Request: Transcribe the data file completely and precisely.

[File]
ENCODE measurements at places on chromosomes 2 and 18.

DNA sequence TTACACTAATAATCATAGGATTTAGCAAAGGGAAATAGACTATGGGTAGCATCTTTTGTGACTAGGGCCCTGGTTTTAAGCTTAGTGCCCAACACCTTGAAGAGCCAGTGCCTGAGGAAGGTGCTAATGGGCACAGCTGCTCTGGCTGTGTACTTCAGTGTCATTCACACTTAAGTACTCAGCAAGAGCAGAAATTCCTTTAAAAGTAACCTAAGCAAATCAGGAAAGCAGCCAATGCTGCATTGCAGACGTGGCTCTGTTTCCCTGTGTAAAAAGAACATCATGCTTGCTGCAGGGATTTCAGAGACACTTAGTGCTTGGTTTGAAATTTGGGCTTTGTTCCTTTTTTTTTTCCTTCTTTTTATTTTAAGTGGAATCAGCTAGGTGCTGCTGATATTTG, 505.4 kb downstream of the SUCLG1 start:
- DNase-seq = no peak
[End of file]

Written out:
ENCODE measurements at places on chromosomes 2 and 18.

DNA sequence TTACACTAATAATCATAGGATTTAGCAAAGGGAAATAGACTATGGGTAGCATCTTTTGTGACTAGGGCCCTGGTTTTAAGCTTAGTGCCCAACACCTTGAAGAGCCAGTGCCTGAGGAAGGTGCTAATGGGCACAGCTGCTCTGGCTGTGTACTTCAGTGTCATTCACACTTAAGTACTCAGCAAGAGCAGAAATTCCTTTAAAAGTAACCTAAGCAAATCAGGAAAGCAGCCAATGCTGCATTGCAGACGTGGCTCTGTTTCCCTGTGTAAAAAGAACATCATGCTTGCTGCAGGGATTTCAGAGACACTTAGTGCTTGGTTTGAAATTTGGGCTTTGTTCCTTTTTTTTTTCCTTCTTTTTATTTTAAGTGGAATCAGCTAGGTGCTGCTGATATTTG, 505.4 kb downstream of the SUCLG1 start:
- DNase-seq = no peak